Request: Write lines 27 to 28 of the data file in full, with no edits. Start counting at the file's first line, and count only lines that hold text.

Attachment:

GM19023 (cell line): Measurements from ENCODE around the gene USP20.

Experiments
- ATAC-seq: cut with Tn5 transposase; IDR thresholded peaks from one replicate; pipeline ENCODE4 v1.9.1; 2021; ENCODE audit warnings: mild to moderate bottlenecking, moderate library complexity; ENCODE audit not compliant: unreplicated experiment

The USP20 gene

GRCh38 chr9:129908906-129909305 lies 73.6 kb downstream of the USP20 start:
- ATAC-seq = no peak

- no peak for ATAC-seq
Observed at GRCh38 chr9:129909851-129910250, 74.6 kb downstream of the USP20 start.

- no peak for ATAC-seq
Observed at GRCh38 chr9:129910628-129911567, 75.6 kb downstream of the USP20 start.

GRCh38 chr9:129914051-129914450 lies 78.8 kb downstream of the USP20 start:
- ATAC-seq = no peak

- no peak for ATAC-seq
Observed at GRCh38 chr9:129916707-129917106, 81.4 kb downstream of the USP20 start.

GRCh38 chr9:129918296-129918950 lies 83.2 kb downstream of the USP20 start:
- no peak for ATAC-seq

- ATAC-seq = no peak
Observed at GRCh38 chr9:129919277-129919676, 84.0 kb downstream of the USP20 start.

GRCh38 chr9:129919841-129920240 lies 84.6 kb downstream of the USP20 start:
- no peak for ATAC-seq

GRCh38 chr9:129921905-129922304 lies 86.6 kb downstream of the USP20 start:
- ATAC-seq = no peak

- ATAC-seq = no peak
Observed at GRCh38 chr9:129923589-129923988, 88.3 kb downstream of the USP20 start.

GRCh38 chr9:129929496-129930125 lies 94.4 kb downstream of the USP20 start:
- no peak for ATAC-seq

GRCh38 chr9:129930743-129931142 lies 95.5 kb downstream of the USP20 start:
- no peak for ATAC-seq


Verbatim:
GRCh38 chr9:129930743-129931142 lies 95.5 kb downstream of the USP20 start:
- no peak for ATAC-seq